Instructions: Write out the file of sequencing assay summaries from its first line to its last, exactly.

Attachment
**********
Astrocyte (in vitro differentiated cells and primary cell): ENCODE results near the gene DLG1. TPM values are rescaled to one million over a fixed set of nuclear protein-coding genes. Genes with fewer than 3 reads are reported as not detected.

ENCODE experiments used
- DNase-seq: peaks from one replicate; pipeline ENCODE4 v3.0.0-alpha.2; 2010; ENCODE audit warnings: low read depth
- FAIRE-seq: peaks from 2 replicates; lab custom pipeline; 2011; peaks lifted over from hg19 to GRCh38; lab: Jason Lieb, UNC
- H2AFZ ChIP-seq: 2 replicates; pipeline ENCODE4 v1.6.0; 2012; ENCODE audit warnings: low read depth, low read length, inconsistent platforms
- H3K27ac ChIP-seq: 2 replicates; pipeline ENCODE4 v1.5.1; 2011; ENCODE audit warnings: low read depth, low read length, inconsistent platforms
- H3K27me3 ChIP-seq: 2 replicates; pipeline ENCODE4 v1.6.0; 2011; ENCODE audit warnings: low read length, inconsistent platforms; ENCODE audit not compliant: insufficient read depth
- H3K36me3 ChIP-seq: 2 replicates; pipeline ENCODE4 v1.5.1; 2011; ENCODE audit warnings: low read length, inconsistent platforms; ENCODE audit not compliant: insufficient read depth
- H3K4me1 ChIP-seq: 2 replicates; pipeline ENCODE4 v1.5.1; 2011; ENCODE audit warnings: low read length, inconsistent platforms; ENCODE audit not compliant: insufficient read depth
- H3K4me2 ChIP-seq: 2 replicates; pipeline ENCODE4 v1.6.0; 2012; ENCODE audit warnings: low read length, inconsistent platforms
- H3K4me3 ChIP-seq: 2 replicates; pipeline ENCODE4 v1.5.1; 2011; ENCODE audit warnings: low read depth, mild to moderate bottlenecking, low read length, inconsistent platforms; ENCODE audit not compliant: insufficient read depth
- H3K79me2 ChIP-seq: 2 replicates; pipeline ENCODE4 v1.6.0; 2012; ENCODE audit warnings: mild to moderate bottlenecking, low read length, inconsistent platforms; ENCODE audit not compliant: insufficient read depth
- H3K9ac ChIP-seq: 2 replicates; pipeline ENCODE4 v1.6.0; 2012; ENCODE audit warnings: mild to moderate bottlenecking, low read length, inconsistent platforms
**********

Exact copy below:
Astrocyte (in vitro differentiated cells and primary cell): ENCODE results near the gene DLG1. TPM values are rescaled to one million over a fixed set of nuclear protein-coding genes. Genes with fewer than 3 reads are reported as not detected.

ENCODE experiments used
- DNase-seq: peaks from one replicate; pipeline ENCODE4 v3.0.0-alpha.2; 2010; ENCODE audit warnings: low read depth
- FAIRE-seq: peaks from 2 replicates; lab custom pipeline; 2011; peaks lifted over from hg19 to GRCh38; lab: Jason Lieb, UNC
- H2AFZ ChIP-seq: 2 replicates; pipeline ENCODE4 v1.6.0; 2012; ENCODE audit warnings: low read depth, low read length, inconsistent platforms
- H3K27ac ChIP-seq: 2 replicates; pipeline ENCODE4 v1.5.1; 2011; ENCODE audit warnings: low read depth, low read length, inconsistent platforms
- H3K27me3 ChIP-seq: 2 replicates; pipeline ENCODE4 v1.6.0; 2011; ENCODE audit warnings: low read length, inconsistent platforms; ENCODE audit not compliant: insufficient read depth
- H3K36me3 ChIP-seq: 2 replicates; pipeline ENCODE4 v1.5.1; 2011; ENCODE audit warnings: low read length, inconsistent platforms; ENCODE audit not compliant: insufficient read depth
- H3K4me1 ChIP-seq: 2 replicates; pipeline ENCODE4 v1.5.1; 2011; ENCODE audit warnings: low read length, inconsistent platforms; ENCODE audit not compliant: insufficient read depth
- H3K4me2 ChIP-seq: 2 replicates; pipeline ENCODE4 v1.6.0; 2012; ENCODE audit warnings: low read length, inconsistent platforms
- H3K4me3 ChIP-seq: 2 replicates; pipeline ENCODE4 v1.5.1; 2011; ENCODE audit warnings: low read depth, mild to moderate bottlenecking, low read length, inconsistent platforms; ENCODE audit not compliant: insufficient read depth
- H3K79me2 ChIP-seq: 2 replicates; pipeline ENCODE4 v1.6.0; 2012; ENCODE audit warnings: mild to moderate bottlenecking, low read length, inconsistent platforms; ENCODE audit not compliant: insufficient read depth
- H3K9ac ChIP-seq: 2 replicates; pipeline ENCODE4 v1.6.0; 2012; ENCODE audit warnings: mild to moderate bottlenecking, low read length, inconsistent platforms